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Mineralium Deposita

, Volume 52, Issue 2, pp 211–232 | Cite as

Petrography, fluid inclusion analysis, and geochronology of the End uranium deposit, Kiggavik, Nunavut, Canada

  • Guoxiang ChiEmail author
  • Taylor Haid
  • David Quirt
  • Mostafa Fayek
  • Nigel Blamey
  • Haixia Chu
Article

Abstract

The End deposit is one of several uranium deposits in the Kiggavik area near the Proterozoic Thelon Basin, which is geologically similar to the Athabasca Basin known for its unconformity-related uranium deposits. The mineralization occurs as uraninite and coffinite in quartz veins and wall rocks (psammopelitic gneisses) in the sub-Thelon basement and is associated with clay- and hematite-altered fault zones. Fluid inclusions were studied in quartz cementing unmineralized breccias formed before mineralization (Q2), quartz veins that were formed before mineralization but spatially associated with uranite (Q4), and calcite veins that were formed after mineralization. Four types of fluid inclusions were recognized, namely liquid-dominated biphase (liquid + vapor), vapor-dominated biphase (vapor + liquid), monophase (vapor-only), and triphase (liquid + vapor + halite) inclusions. The first three types were found in Q2, whereas all four types were found in Q4 and calcite. The coexistence of these different types of inclusions within individual fluid inclusion assemblages is interpreted to indicate fluid immiscibility and heterogeneous trapping. Based on microthermometry, the fluids associated with Q2 are characterized by low salinities (0.4 to 6.6 wt%) and moderate temperatures from 148 to 261 °C, and the fluids associated with calcite show high salinities (26.8 to 29.3 wt%) and relatively low temperatures from 146 to 205 °C, whereas the fluids associated with Q4 have a wide range of salinities from 0.7 to 38.8 wt% and temperatures from 80 to 332 °C. Microthermometric and cryogenic Raman spectroscopic studies indicate that the high-salinity fluids in Q4 and calcite belong to the H2O-NaCl-CaCl2 ± MgCl2 system, with some dominated by NaCl and others by CaCl2. The fluid inclusions in Q2 are interpreted to be unrelated to mineralization, whereas those in Q4 and calcite reflect the mineralizing fluids. The fluid inclusion data are consistent with a genetic link of mineralization with basinal brines derived from the Thelon Basin. However, unlike the conventional deep-burial (>5 km) diagenetic-hydrothermal model proposed for the unconformity-related uranium deposits, the uranium mineralization in the End deposit is inferred to have formed in a shallow environment (probably <2 km), based on fluid immiscibility and low fluid pressures obtained in this study. The U-Pb age of uraninite (1295 ± 12 Ma) is interpreted to reflect isotopic resetting after the primary mineralization.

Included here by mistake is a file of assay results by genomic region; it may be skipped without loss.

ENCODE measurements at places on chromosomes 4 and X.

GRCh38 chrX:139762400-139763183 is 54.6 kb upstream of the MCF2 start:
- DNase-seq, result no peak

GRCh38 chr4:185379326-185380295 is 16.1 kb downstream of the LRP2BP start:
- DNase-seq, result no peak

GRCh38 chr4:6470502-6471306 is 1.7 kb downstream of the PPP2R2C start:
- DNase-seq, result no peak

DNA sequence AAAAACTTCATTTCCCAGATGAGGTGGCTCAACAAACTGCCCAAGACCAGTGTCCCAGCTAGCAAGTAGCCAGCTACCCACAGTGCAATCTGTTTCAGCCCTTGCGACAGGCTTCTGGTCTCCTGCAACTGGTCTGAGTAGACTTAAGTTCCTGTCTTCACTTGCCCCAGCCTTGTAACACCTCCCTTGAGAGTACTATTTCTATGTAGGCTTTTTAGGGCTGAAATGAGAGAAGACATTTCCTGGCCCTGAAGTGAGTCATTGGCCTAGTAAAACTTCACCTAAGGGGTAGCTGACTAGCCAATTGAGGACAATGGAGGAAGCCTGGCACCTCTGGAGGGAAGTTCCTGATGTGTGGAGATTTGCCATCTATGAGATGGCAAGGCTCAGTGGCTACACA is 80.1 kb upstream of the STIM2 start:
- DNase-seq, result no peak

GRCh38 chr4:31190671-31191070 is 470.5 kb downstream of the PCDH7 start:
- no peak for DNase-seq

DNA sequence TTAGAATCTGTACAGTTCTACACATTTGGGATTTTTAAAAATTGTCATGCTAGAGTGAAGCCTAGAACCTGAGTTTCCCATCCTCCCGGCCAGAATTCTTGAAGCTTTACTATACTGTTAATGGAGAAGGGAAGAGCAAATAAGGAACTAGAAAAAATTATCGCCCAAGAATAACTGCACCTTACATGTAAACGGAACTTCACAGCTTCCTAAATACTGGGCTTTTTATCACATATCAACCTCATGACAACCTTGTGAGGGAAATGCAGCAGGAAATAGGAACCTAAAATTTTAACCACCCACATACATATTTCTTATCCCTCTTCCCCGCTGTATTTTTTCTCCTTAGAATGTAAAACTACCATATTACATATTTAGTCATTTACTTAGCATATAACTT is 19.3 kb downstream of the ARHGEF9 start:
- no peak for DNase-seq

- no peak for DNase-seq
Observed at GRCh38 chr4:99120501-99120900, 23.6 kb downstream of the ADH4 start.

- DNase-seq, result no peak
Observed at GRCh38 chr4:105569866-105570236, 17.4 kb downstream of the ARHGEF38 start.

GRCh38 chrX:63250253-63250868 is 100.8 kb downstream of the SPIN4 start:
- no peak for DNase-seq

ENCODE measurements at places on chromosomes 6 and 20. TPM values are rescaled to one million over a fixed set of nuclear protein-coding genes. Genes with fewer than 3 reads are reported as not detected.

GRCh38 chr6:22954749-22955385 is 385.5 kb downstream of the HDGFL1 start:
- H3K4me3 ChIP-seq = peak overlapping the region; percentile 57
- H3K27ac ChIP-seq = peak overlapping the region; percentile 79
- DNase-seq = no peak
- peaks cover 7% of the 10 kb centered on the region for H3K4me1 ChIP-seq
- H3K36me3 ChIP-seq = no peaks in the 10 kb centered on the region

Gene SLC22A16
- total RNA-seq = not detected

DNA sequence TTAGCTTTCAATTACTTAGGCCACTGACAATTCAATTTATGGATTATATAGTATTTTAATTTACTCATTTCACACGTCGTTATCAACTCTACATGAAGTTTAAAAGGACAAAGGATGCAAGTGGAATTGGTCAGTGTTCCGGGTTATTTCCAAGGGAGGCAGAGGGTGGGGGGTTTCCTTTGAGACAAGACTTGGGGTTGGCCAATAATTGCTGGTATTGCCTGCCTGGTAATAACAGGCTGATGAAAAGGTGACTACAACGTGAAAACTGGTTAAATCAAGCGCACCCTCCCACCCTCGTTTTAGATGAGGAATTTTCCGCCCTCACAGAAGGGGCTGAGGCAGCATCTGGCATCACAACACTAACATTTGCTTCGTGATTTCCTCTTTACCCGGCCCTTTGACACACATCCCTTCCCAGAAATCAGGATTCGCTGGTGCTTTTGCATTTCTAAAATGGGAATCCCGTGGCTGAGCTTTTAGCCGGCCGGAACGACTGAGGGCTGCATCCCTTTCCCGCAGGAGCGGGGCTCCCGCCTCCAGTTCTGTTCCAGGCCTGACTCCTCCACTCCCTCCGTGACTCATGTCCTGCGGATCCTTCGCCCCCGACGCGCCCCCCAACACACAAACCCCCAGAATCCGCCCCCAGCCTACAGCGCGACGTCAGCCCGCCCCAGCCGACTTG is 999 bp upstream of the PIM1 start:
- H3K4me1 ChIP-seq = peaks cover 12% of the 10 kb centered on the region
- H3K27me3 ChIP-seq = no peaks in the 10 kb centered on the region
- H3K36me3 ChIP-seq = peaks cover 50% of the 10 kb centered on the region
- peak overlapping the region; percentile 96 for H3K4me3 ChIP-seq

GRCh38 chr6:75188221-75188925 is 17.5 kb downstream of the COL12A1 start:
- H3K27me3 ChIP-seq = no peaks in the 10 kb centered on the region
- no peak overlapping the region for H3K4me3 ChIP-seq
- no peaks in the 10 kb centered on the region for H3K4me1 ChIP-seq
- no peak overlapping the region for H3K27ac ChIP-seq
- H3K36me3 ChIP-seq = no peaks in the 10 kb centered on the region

Keywords

Fluid inclusions Raman spectroscopy Geochronology Immiscibility Basinal brine Unconformity Uranium deposits Kiggavik Thelon Basin 

Notes

Acknowledgments

Funding for this project was provided in part by AREVA Resources Canada, a NSERC-Discovery Grant to Chi, and NRCan GEM 2 grant to Fayek. Special thanks go to Riley Hutchinson, Amber Doney, Ryan Zerff, Dan Hrabok, Antonio Benedicto, and John Robbins for their assistance in sample collection and helpful discussions on regional and local geology of the study area, and Ryan Sharpe for his assistance in obtaining the SIMS data. The detailed reviews by Antonin Richard, an anonymous reviewer, and Associate Editor Rolf Romer, and editorial suggestions by Editor Georges Beaudoin, have greatly improved the quality of this paper.

Supplementary material

126_2016_657_MOESM1_ESM.docx (51 kb)
ESM 1 Microthermometric results of fluid inclusions from the End uranium deposit* (DOCX 50 kb)

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Copyright information

© Springer-Verlag Berlin Heidelberg 2016

Authors and Affiliations

  • Guoxiang Chi
    • 1
    Email author
  • Taylor Haid
    • 1
  • David Quirt
    • 2
  • Mostafa Fayek
    • 3
  • Nigel Blamey
    • 4
  • Haixia Chu
    • 1
  1. 1.Department of GeologyUniversity of ReginaReginaCanada
  2. 2.Areva Resources CanadaSaskatoonCanada
  3. 3.Department of Geological SciencesUniversity of ManitobaWinnipegCanada
  4. 4.Department of Earth SciencesBrock UniversitySt. CatharinesCanada

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